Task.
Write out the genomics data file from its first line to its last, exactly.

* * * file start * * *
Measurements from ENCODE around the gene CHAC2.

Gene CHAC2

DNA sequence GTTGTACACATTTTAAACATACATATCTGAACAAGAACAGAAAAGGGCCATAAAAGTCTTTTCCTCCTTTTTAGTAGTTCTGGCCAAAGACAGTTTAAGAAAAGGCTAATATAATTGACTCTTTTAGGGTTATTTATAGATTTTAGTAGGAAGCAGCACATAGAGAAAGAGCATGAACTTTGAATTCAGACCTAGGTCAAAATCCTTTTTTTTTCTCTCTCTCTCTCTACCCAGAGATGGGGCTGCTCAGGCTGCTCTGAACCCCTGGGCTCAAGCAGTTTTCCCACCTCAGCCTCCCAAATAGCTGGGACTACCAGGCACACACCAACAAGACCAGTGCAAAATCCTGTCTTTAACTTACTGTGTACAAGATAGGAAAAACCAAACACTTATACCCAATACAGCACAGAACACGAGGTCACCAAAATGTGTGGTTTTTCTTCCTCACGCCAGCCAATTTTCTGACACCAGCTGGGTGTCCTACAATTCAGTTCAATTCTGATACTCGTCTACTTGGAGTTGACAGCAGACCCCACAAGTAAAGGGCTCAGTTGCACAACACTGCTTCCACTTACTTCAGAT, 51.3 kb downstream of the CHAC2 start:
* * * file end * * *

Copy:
Measurements from ENCODE around the gene CHAC2.

Gene CHAC2

DNA sequence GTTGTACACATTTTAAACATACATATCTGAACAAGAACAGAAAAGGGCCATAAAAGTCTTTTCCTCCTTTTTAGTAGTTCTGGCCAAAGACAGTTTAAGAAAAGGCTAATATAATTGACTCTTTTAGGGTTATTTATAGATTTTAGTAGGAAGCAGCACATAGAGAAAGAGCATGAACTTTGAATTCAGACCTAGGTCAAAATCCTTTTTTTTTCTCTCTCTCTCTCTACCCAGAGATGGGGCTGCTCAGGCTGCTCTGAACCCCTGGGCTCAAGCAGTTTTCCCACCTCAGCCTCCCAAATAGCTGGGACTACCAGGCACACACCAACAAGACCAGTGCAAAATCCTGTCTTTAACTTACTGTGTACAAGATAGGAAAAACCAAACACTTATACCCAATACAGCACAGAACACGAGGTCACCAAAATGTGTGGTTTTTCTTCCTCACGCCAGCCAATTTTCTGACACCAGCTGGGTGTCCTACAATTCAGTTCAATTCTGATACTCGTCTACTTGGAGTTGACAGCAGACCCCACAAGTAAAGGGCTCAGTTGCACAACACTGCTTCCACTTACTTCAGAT, 51.3 kb downstream of the CHAC2 start: